??Reject tax policies that raise prices on consumers who shop online with small businesses for artisan, craft, religious, vintage or other niche products because they should not be paying more taxes.

Steve Ivy, co-chairman and chief executive officer of Heritage Auctions in Dallas, says the court’s ruling should have little financial impact on the auction firm’s business.

“Heritage already charges sales tax on applicable items in seven states,” Ivy said. “Plus, coins are exempt in over 30 states already thanks to the good work of the Industry Counsel for Tangible Assets.”

Ivy further explains, “It’s a misnomer to call this sales tax an internet tax. The appropriate taxes will be charged based on where the merchandise is delivered, regardless of how the customer purchases the item. So, as an example, if a client attends the American Numismatic Association sale in Philadelphia, buys a coin in our auction and takes delivery there, Heritage is not required to collect sales tax as coins are exempt in Pennsylvania.”

While the court’s ruling will increase the burden of paperwork, it won’t be nightmarish as some sellers believe it will be, Ivy said.

“It will certainly create more paperwork, but I don’t see it as a nightmare,” Ivy said. “In fact, the states have been ahead of this issue for several years, creating a streamlined system for compliance. Moreover it is likely that Congress will enact legislation simplifying the process. We’ve invested a lot over the years in developing financial software and training our accounting staff to anticipate changes like this so I think the nuisance factor for Heritage will be nominal.”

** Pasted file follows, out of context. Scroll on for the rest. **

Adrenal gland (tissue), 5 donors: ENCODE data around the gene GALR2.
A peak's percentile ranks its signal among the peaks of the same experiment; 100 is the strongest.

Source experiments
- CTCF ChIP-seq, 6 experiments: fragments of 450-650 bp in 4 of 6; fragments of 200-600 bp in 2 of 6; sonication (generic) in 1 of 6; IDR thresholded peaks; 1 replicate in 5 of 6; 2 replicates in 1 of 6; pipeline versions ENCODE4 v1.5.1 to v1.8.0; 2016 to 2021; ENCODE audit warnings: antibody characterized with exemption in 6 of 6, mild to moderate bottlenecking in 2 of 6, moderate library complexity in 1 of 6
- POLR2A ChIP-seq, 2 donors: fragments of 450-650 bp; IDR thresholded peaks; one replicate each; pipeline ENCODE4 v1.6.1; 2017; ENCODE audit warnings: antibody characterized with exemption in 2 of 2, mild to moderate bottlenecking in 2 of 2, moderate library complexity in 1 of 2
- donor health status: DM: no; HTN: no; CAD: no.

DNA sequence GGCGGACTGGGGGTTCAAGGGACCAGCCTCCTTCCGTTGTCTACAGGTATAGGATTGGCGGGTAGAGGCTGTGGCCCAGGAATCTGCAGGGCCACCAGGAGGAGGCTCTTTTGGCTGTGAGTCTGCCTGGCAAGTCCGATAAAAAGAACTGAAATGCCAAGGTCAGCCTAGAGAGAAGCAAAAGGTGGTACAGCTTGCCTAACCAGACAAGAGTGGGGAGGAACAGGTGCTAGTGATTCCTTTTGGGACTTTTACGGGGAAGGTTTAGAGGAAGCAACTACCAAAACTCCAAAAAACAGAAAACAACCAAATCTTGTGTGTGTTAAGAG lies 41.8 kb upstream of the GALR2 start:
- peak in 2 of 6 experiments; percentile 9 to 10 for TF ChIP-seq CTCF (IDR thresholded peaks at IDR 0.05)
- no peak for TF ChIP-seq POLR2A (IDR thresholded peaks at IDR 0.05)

State reactions

Valerie Wickboldt, communications director for the Florida Department of Revenue, said the Department is reviewing the Supreme Court ruling and its impact on Florida sales tax.

The state of Illinois is anticipating the hundreds of millions of dollars in additional tax revenue as a result of the court’s ruling, says Terry Horstman, communications director for the Illinois Department of Revenue.

“[Illinois Department of Revenue Director Connie] Beard is very pleased that the United States Supreme Court overturned the 1992 decision in Quill and recognized that the physical presence requirement of Quill does not reflect the 21st century marketplace. To be clear, this is not a new tax. Illinois residents are already obligated to pay a Use Tax on out-of-state purchases and this prudent decision will allow states the ability to enforce Use Tax laws that are already in existence, bringing in an estimated $200 million in new State revenue for Illinois annually. With this decision, we level the playing field for Illinois brick and mortar retailers.”

Horstman notes that Illinois’ Public Act 100-0587 “adopts the same standards as South Dakota for out-of-state-retailers to collect Use Tax on sales to state purchasers. The Act provides that, beginning October 1, 2018, an out-of-state retailer making sales of tangible personal property to purchasers in Illinois will be required to collect Use Tax if its cumulative gross receipts to purchasers in Illinois are $100,000 or more; or the retailer enters into 200 or more separate transactions to purchasers in Illinois. This law is not retroactive.” 

Horstman continued, “The State of Illinois estimates this Public Act will bring in an additional $200 million annually ($140 million for Fiscal Year 2019) from the 6.25 percent Use Tax that will be collected. Locals will receive their share of Use Tax collected.”